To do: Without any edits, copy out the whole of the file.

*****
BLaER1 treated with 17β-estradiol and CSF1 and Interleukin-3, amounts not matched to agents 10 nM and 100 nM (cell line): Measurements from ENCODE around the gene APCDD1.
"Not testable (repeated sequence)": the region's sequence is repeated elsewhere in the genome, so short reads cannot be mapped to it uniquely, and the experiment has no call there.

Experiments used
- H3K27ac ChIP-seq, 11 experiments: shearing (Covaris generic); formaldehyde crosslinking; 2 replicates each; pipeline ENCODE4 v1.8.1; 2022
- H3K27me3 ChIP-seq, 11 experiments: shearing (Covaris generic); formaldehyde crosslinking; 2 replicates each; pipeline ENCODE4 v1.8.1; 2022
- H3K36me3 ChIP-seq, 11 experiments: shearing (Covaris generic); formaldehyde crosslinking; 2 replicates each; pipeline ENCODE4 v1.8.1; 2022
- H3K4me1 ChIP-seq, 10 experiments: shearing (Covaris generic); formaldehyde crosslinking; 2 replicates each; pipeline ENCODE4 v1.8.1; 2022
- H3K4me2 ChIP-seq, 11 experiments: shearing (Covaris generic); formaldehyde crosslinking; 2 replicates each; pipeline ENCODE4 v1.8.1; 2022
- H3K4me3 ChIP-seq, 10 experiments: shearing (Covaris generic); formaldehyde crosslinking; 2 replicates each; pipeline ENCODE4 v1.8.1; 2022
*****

BLaER1 treated with 17β-estradiol and CSF1 and Interleukin-3, amounts not matched to agents 10 nM and 100 nM (cell line): Measurements from ENCODE around the gene APCDD1.
"Not testable (repeated sequence)": the region's sequence is repeated elsewhere in the genome, so short reads cannot be mapped to it uniquely, and the experiment has no call there.

Experiments used
- H3K27ac ChIP-seq, 11 experiments: shearing (Covaris generic); formaldehyde crosslinking; 2 replicates each; pipeline ENCODE4 v1.8.1; 2022
- H3K27me3 ChIP-seq, 11 experiments: shearing (Covaris generic); formaldehyde crosslinking; 2 replicates each; pipeline ENCODE4 v1.8.1; 2022
- H3K36me3 ChIP-seq, 11 experiments: shearing (Covaris generic); formaldehyde crosslinking; 2 replicates each; pipeline ENCODE4 v1.8.1; 2022
- H3K4me1 ChIP-seq, 10 experiments: shearing (Covaris generic); formaldehyde crosslinking; 2 replicates each; pipeline ENCODE4 v1.8.1; 2022
- H3K4me2 ChIP-seq, 11 experiments: shearing (Covaris generic); formaldehyde crosslinking; 2 replicates each; pipeline ENCODE4 v1.8.1; 2022
- H3K4me3 ChIP-seq, 10 experiments: shearing (Covaris generic); formaldehyde crosslinking; 2 replicates each; pipeline ENCODE4 v1.8.1; 2022